(BPT) - Patient behavior and attitudes about health are deeply rooted in outside influences like cultural and societal norms. Thanks to their role in providing person-centered care, a type of care that takes a patient’s physical and emotional well-being into account, nurses develop close relationships with their patients. That’s why nurses’ understanding of a community’s traditions and culture as well as patient habits is essential to identifying potential health risks and barriers and proactively managing them with patients firsthand.
This community-driven mindset and evaluation of each patient’s needs within the broader context of their life supports what the Robert Wood Johnson Foundation (RWJF) calls a “culture of health.” A culture of health exists when every citizen is empowered to live the healthiest life they can in and out of the health care setting. It is fueled by the families, health care teams, and other communities of care that contribute to overall health of patients.
Patient and community-first mindset
To build a healthier society, nurses must understand variables affecting each patient’s health — many of which stem from their family and home environment. Patients are part of a larger ecosystem, and incorporating their worldviews and backgrounds when developing effective treatments is not an aspirational goal, but an integral part of a nurse’s job.
“For nurses, building a culture of health means many things, including having a deep understanding of each patient’s concerns, and arming them and their caregivers with tools and education to manage them,” says Roberta Raymond, assistant professor in the Master of Science in Nursing (MSN) degree program at Chamberlain College of Nursing.
This person-centered mindset is especially important in today’s global society, where nurses interact with a diverse group of patients with different attitudes, beliefs, habits, education, financial stability and family backgrounds.
Healthier societies through professional collaboration
Cultural congruency is a team effort that involves partnerships between patients and health care professionals. By enabling interprofessional, collaborative communication between health care providers and enhancing the continuity of care from hospital to home, nurses may be better equipped to understand and react to community health indicators and needs.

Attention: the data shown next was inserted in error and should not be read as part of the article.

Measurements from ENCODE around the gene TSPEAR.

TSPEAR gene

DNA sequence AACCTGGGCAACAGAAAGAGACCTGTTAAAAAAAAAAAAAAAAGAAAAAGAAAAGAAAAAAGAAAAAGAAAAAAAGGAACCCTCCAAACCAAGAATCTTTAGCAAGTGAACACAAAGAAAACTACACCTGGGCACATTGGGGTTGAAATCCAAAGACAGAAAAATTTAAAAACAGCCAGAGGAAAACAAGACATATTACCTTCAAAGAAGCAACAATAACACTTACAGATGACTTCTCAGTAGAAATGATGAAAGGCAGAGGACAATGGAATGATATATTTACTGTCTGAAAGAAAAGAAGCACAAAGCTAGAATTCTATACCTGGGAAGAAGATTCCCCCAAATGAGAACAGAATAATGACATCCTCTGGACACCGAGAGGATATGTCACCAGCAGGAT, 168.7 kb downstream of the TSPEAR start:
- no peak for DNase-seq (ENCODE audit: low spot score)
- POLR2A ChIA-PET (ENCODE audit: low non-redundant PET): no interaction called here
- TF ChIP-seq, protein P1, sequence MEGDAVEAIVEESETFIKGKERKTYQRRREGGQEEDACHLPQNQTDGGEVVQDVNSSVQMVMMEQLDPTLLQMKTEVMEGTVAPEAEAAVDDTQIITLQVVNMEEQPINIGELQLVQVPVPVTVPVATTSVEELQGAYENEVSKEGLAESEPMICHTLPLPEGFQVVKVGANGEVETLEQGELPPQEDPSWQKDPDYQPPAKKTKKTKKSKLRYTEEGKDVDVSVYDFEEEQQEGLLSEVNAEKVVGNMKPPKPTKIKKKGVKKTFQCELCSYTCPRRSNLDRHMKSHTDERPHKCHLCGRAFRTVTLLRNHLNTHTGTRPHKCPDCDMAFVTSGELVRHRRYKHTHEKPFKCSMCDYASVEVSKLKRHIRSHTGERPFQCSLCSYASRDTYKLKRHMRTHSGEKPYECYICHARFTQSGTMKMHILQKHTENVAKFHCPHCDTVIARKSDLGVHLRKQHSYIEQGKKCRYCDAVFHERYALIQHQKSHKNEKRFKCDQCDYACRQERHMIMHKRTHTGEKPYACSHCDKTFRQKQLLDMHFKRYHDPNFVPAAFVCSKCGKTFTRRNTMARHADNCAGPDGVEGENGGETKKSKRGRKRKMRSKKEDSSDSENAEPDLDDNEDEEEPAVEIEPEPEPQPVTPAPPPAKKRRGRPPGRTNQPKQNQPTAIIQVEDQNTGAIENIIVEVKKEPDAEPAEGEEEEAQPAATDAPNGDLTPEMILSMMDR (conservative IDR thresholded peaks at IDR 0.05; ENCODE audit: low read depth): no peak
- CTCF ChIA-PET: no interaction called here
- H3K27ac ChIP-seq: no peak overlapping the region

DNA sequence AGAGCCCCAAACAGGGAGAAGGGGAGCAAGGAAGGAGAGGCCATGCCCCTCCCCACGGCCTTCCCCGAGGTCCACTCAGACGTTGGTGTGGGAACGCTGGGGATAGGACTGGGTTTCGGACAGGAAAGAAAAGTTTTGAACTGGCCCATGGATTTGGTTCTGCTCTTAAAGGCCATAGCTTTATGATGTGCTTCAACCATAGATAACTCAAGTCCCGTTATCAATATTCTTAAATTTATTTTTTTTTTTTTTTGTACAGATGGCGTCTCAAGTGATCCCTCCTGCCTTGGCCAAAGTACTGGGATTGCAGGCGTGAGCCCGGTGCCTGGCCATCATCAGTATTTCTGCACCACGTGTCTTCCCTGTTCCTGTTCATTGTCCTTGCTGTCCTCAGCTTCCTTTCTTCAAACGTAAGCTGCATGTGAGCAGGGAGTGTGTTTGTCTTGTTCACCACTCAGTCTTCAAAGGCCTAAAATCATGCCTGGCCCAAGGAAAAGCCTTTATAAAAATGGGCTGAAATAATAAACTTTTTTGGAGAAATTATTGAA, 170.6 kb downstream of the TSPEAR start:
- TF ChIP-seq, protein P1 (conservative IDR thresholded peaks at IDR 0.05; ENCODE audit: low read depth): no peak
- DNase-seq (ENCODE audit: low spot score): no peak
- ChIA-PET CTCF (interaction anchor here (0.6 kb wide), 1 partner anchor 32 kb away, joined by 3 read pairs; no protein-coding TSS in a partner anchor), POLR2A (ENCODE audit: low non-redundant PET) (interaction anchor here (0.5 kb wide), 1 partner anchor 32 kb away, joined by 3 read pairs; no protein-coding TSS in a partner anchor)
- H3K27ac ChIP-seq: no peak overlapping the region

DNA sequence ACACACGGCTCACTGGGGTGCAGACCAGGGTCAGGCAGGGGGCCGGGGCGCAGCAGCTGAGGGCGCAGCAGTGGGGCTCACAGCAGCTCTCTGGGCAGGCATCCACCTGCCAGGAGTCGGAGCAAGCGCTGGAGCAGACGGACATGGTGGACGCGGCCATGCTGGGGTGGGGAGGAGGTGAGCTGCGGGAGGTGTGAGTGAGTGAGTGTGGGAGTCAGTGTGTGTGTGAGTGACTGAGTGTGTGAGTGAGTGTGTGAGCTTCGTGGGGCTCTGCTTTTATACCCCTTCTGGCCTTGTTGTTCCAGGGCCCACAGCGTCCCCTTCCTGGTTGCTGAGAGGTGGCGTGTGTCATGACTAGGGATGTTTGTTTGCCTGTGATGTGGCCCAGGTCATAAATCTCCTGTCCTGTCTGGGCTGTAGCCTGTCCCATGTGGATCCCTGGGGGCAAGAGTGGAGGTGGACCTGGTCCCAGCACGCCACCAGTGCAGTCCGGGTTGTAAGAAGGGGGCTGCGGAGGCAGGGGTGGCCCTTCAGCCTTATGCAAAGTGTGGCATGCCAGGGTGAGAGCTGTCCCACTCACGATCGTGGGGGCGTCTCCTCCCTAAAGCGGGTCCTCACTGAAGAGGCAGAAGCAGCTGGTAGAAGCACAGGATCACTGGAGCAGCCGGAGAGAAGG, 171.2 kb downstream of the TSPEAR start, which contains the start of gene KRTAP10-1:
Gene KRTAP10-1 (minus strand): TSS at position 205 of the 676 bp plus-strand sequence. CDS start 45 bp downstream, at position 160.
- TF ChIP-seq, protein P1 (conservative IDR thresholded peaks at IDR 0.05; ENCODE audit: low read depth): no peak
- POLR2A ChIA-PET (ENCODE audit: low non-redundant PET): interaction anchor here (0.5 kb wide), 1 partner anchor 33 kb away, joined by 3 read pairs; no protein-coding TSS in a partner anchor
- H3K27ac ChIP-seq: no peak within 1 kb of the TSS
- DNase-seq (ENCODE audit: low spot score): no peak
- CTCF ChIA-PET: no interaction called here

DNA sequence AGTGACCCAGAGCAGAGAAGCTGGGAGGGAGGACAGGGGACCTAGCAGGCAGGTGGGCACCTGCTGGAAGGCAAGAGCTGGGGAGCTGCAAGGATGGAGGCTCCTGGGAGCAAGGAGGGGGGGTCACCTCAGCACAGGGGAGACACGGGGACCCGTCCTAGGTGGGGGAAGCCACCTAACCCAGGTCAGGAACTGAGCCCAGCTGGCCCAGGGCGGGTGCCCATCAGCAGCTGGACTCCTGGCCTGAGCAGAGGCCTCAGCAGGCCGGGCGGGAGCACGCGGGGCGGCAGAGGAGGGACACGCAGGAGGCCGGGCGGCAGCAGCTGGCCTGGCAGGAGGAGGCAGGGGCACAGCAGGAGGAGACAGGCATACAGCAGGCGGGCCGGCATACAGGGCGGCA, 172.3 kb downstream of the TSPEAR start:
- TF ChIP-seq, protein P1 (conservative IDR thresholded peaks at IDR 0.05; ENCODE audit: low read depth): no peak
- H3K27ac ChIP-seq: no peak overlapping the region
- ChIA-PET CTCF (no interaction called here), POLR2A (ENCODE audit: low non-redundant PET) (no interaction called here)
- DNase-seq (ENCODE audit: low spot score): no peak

One nurse who is building a healthier society through professional collaboration is Linda Minnich, a staff nurse at John Muir Health in Los Angeles, who is leading the cross-professional charge in her region. A recent Chamberlain graduate of the Bachelor of Science in Nursing (BSN) program, Minnich passionately co-chairs her hospital’s Quality Pain Management Team.
The Quality Pain Management Team assembled in 2012 to identify best practices addressing post-surgical or chronic pain management. Minnich and her colleagues developed new treatments for patients with a variety of pain management issues ranging from nerve pain after joint replacement and hip fractures to post-surgical chronic pain. The successful program was picked up by the Veterans Health Administration (VHA), a national health care alliance, as a framework to help other facilities achieve the same success.
“I saw an opportunity for nurses to work more closely with anesthesiologists to understand the latest treatments available,” Minnich says. “We noticed many patients were experiencing the same symptoms, so collaborating with other departments showed us new pain management techniques that will be our standard level of care moving forward.”
From the classroom to the community
Minnich’s interprofessional success was shaped by learning from community-minded nursing professors who led by example in supportive classroom settings.
“At Chamberlain, we are equipping students with a collaborative attitude and the skills to work together, both with fellow nurses and other health care professionals — to provide patients with the highest level of care,” Dr. Raymond says. “We believe taking care of our students as individuals will in turn empower them to take extraordinary care of the patients and families they serve.”
According to Raymond, this collaborative educational culture extends into the way nurses approach the unique health needs of the community. Nurses serve as community caregivers by developing realistic, impactful care plans that address patient needs and behaviors within and outside the health care setting. Collaborative by nature, nurses build a culture of health in their communities when they work together to shape societal attitudes toward a healthier tomorrow.